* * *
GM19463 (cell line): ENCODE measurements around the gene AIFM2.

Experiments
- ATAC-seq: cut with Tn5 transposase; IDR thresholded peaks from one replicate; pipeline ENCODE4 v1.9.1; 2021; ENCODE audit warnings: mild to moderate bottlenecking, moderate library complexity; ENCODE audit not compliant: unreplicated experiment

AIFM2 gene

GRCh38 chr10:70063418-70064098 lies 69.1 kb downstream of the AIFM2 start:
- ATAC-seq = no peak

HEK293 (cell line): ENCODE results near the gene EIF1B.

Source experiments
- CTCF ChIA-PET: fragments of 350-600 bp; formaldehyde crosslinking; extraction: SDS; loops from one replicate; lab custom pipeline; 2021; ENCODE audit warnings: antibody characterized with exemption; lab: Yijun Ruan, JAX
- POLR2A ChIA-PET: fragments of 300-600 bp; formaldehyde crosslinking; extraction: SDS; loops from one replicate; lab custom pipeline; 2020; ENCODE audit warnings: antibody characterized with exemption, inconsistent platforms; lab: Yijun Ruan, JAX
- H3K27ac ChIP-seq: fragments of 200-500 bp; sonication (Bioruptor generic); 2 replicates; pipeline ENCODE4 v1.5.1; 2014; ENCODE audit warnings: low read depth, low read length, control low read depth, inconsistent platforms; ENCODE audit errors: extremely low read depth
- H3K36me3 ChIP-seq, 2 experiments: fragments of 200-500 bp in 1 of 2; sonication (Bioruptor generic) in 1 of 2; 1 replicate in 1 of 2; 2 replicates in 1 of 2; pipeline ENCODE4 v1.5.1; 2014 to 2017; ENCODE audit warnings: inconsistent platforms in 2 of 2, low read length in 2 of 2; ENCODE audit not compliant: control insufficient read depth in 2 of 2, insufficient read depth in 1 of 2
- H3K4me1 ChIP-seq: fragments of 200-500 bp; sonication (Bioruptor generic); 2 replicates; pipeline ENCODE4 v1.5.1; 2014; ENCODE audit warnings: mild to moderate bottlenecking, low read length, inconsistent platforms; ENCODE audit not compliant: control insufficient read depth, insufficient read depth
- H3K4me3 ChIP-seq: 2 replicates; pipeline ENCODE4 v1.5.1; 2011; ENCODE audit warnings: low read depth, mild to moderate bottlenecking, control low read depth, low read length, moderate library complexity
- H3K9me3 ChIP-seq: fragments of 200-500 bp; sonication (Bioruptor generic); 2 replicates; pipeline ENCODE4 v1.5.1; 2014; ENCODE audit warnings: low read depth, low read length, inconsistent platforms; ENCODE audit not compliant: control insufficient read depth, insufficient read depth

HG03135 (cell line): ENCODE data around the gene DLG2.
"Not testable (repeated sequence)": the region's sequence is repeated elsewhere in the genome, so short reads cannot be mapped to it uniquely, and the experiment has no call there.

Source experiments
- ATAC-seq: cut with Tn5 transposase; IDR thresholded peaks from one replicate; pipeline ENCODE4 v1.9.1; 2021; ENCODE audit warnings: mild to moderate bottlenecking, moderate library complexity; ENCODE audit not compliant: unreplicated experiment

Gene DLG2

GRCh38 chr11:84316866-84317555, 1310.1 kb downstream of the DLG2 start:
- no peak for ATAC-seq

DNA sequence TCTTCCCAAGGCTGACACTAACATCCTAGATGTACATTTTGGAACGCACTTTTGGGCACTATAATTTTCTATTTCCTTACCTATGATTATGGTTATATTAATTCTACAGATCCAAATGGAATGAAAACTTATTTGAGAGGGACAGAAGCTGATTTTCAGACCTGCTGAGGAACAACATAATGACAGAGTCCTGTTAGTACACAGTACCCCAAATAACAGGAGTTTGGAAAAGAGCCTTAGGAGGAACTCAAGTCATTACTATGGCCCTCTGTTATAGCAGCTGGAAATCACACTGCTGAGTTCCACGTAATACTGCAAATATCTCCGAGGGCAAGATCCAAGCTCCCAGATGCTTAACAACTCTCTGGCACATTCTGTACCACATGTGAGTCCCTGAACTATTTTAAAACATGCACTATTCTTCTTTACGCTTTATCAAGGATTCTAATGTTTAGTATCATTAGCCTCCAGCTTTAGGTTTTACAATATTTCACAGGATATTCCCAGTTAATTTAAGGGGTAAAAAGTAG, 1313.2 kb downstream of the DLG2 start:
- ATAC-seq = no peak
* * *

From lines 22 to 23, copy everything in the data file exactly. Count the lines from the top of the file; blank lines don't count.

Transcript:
- no peak for ATAC-seq

DNA sequence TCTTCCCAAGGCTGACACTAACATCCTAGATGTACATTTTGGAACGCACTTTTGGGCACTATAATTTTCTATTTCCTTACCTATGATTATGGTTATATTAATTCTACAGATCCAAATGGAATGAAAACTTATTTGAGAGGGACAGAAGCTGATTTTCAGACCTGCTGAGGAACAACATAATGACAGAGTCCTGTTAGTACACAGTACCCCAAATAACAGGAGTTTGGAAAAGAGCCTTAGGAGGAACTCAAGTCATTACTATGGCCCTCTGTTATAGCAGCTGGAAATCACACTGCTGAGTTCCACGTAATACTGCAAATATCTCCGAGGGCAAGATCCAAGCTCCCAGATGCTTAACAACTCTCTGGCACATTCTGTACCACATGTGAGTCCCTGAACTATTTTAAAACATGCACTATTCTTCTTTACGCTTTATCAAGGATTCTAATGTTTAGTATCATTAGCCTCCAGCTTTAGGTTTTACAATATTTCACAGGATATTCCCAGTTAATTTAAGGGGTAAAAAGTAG, 1313.2 kb downstream of the DLG2 start: